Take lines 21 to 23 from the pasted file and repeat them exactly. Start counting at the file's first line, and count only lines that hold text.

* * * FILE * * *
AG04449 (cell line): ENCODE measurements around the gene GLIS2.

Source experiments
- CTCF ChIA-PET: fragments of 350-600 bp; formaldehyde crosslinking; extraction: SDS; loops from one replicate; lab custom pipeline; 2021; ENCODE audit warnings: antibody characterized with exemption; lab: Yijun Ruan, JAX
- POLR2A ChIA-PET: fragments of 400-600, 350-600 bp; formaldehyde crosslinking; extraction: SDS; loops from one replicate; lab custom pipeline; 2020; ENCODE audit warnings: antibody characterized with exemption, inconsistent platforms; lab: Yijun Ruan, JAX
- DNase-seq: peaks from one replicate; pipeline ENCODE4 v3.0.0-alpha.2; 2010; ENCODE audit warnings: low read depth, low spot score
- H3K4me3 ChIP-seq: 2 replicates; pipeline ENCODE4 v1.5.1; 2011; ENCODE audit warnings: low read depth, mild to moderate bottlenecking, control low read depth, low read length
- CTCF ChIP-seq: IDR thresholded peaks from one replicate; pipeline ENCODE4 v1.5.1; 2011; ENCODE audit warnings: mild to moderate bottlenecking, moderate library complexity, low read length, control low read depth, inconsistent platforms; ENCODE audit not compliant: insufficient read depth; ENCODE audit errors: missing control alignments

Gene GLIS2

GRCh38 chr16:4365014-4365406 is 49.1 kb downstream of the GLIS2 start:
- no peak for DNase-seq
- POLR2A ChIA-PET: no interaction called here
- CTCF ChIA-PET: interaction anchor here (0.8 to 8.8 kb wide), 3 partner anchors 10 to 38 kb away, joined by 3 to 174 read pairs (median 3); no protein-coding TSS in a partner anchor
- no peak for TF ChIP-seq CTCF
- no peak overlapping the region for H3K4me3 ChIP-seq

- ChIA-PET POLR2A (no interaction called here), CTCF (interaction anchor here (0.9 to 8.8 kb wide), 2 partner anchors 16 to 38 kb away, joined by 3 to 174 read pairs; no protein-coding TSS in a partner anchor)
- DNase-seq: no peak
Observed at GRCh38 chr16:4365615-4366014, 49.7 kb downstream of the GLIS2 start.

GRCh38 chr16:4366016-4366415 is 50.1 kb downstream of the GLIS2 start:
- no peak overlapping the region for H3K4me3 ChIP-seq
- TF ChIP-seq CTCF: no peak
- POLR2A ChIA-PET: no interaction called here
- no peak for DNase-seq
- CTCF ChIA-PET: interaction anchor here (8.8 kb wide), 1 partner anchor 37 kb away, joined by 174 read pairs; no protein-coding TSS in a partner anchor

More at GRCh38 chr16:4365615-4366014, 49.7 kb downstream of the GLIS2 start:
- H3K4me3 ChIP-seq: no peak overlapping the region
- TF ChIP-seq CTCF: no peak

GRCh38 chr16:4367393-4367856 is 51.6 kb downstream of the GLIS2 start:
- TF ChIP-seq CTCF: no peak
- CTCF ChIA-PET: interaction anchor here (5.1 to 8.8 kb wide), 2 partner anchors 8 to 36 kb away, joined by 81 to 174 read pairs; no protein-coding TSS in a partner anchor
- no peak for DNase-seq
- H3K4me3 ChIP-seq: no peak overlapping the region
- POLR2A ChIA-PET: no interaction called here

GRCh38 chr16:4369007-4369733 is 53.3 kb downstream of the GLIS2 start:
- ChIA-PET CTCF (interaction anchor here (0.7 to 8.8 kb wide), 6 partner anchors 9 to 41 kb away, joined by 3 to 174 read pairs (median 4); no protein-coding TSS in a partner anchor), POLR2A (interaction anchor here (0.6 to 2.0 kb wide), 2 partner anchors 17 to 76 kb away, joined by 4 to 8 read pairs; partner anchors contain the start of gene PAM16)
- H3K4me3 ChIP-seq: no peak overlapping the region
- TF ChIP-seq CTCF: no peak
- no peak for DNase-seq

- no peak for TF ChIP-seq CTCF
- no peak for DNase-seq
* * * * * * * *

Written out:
- POLR2A ChIA-PET: no interaction called here
- no peak for DNase-seq
- CTCF ChIA-PET: interaction anchor here (8.8 kb wide), 1 partner anchor 37 kb away, joined by 174 read pairs; no protein-coding TSS in a partner anchor